Both versions of Robocop are packaged with a mere two accessories—a pistol and a submachine gun. According to the Internet Movie Firearms Database entry both of these are heavily modified weapons that are meant to be unique to Murphy. The pistol is believed to be a modified Beretta which is clearly meant to invoke the images of the modified Beretta 93R from the 1987 film. In the 2014 version, Robocop is going a bit more “extreme” and uses the SMG as his primary weapon. This particular piece is believed to be based on the Spectre M4. Since both versions of the Robocop come with the same weapons I’ve just defaulted to giving the 3.0 the SMG and the 1.0 the more classic Auto 9/93R pistol. One nice bit of detail is the paint app of the OCP logo on the bottom of the SMG’s clip. This is a tiny detail but one that just as easily could have been overlooked. It’s a fairly light kit but, let’s face it, since when has Robocop been the kind of guy to carry an arsenal with him? The SMG fits decently into either hand of the figure although the stock seems designed to work in the right hand, which is in keeping with all of the press images I've seen thus far from the film.
If I had to offer any areas of improvement to the manufacturer there would be two. First off, some of the paint apps—the flesh tone and black in particular—are a bit thick and mute some of the intricate sculpting details found on the figures. It’s a shame because the 1.0 really is very well sculpted otherwise. The second point is in the design of the figures themselves. The sculpting really does limit an otherwise solid articulation set. Additionally, on both 1.0 and 3.0 the figure’s right leg is slightly longer than the left. This means that Robocop will almost always be required to stand one foot in front of the other in order to avoid leaning to the left. Some may view this as nitpicking but it’s worth pointing out.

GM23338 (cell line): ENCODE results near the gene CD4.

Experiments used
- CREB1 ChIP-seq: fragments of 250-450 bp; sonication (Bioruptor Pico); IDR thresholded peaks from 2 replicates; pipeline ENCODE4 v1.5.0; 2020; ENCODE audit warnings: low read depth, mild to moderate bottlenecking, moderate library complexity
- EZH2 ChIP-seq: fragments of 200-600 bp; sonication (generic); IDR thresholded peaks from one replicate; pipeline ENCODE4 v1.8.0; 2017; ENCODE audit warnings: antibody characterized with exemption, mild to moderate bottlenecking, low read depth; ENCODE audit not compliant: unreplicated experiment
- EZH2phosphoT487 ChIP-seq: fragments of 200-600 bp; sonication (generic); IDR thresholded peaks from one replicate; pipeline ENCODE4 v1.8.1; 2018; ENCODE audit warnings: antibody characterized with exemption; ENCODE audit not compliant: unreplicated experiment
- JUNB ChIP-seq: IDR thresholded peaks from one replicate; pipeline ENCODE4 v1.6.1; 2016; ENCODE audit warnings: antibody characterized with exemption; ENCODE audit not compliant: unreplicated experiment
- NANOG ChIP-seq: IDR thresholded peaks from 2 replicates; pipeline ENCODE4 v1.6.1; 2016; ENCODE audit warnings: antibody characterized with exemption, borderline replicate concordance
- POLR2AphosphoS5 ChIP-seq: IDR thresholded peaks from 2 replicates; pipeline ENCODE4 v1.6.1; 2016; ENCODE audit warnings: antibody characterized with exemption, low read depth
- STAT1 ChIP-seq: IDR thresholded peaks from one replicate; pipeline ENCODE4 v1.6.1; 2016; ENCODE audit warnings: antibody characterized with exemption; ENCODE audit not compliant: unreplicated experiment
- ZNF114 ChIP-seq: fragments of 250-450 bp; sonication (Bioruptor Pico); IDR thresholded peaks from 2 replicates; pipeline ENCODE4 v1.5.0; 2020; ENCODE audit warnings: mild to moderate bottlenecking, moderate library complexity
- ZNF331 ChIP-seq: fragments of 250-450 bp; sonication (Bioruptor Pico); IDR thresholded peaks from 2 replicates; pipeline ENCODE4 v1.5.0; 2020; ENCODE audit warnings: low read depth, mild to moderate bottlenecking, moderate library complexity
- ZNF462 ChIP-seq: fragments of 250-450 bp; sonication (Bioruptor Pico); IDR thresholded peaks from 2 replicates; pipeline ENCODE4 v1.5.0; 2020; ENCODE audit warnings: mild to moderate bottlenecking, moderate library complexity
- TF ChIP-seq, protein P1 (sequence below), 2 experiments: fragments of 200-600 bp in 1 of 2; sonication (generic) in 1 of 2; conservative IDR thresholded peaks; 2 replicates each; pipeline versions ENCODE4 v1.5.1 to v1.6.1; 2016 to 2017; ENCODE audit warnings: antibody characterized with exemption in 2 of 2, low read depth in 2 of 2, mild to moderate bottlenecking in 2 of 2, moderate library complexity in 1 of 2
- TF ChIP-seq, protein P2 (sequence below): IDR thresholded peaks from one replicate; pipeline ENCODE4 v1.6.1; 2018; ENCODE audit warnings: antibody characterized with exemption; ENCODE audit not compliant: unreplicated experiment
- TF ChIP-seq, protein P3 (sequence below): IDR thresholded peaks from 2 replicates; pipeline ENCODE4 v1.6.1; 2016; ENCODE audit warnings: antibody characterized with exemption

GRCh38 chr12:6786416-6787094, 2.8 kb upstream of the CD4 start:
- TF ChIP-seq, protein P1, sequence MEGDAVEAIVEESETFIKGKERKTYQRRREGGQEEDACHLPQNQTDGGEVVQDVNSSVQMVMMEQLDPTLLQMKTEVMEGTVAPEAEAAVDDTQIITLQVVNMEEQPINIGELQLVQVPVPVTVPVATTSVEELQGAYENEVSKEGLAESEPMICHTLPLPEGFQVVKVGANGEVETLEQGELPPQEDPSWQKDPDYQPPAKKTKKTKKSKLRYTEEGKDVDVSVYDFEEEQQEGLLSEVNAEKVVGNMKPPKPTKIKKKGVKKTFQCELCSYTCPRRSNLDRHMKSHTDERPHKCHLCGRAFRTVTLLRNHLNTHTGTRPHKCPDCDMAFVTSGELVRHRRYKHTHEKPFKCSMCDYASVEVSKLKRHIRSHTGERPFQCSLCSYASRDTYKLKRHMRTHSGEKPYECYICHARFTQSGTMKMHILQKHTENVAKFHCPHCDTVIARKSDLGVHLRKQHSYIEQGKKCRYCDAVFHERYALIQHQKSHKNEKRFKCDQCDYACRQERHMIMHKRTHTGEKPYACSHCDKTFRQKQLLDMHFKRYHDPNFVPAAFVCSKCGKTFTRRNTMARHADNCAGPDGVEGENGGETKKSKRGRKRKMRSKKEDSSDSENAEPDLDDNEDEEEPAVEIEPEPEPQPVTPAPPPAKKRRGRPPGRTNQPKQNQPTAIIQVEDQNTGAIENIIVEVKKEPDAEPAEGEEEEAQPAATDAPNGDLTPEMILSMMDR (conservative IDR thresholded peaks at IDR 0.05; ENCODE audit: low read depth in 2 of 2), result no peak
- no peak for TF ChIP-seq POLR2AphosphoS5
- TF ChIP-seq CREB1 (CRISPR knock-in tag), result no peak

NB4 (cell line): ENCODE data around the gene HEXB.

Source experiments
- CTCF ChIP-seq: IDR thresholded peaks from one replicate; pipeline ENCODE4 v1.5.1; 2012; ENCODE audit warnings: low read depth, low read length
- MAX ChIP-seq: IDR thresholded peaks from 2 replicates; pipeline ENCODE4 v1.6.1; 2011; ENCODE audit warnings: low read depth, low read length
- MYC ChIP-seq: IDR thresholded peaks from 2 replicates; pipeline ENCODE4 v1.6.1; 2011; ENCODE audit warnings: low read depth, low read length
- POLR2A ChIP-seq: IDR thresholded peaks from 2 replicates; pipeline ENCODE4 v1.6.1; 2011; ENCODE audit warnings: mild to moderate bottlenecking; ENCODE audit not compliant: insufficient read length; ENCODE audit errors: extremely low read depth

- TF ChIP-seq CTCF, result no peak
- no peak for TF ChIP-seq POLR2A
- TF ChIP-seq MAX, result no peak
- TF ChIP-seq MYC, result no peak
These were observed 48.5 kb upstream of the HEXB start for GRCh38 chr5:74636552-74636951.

This is part where we come to the all important question of "Is this worth a purchase or not?" In terms of sculpting, it's really not a bad figure even if the source material design is a bit bland. If anything really hampers my enjoyment of this particular figure it's the articulation issues that I mentioned earlier. Again, I realize that Robocop is not exactly an Olympic gymnastic in terms of range of motion but I'd at least like that 90 degree range of motion in both the knees and elbows. It truly limits the "fun factor" of this updated version of Robocop more than I would have initially thought. Let's face it-- Hasbro really has set the bar quite high in terms of articulation for the 1:18 scale as evidenced from G.I. Joe to Star Wars to Marvel Universe. Jada Toys is known for producing more collector-driven lines than kid-centric products so this figure really is one of those pieces that is better suited to sitting on a shelf and looking pretty than it is being used in a lot of dioramas. Even at the $7.99 price point I'd say that this would appeal more to Robocop fans than to the casual figure buyer and most fans could skip this one in favor of the more nostalgia-driven Robocop v1.0 and save themselves some money.
Bottom Line: This is a decent but flawed first action figure effort from Jada Toys. Articulation issues really hamper a decent sculpt which make it more of a "display not play" figure.
|Copyright 2003 JoeBattlelines.com|